The Penang chapter of the Real Estate and Housing Developers’ Association (Rehda) has proposed that the government partners with developers in joint-venture efforts to build affordable homes at the new ceiling price of RM300,000.
Penang Rehda chairman Datuk Toh Chin Leong said such a move could entice developers to meet the market demand for affordable housing.
“If the location is good where there are amenities and infrastructure, then the land may be expensive,” Toh said when contacted.
“This would result in developers having to subsidise (the project meant for affordable homes).
“It would also result in the developers’ profit margins to be slim, unless the government partners with the developers. Then, the ceiling price would be acceptable.”
He was responding to Housing and Local Government Minister Zuraida Kamaruddin’s announcement on Monday that prices of houses, whether built by the federal, state, or private sector, would be fixed between RM90,000 and RM300,000, depending on the location and the average income of the local community.
Toh viewed positively the government’s initiative on the National Home Ownership campaign as it would help developers to clear unsold houses.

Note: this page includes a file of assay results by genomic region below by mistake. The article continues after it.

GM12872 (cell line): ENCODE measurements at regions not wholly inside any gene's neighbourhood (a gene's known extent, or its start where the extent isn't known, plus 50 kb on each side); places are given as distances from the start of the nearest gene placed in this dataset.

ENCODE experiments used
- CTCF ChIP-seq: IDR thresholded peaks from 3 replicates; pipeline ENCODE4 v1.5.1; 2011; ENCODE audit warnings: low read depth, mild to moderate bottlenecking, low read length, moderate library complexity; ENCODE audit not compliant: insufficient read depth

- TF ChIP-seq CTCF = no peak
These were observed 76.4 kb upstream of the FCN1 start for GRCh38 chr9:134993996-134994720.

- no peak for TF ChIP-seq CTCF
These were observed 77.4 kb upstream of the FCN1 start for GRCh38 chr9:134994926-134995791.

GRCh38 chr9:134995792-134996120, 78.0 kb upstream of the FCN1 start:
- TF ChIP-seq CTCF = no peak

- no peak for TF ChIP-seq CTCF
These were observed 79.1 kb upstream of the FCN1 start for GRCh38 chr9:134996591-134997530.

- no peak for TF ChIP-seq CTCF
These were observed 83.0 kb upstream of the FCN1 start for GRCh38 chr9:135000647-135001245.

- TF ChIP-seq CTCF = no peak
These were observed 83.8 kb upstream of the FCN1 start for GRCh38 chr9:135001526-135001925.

Zuraida said the ministry would help to promote RM22.5 billion worth of unsold homes, mostly priced below RM300,000, at a property exposition in March. It will feature more than 30,000 homes.
Toh also applauded the launching of Bank Negara Malaysia’s (BNM) Fund for Affordable Homes. The fund is available for two years starting Jan 2, 2019 or until the RM1 billion revolving fund is fully utilised.
The participating financial institutions are Ambank, Bank Simpanan Nasional, CIMB Bank, Maybank and RHB Bank.
Last year, Bank Negara Malaysia had reportedly disputed Rehda’s definition of affordable housing by saying that homes priced at RM300,000 and above cannot be called “affordable.”
“Houses in the price range of RM300,000 to RM500,000 are beyond what is affordable to the households earning the median income in Malaysia,” the central bank said.
It noted that based on international standards of using the Housing Cost Burden approach, an affordable home’s maximum price stands at around RM282,000.
This comes as the median household income in 2016 was RM5,228, as showed by the Household Income and Expenditure Survey by the Department of Statistics.
According to Bank Negara, there was a mismatch between the profiles of demand by households and new housing supply.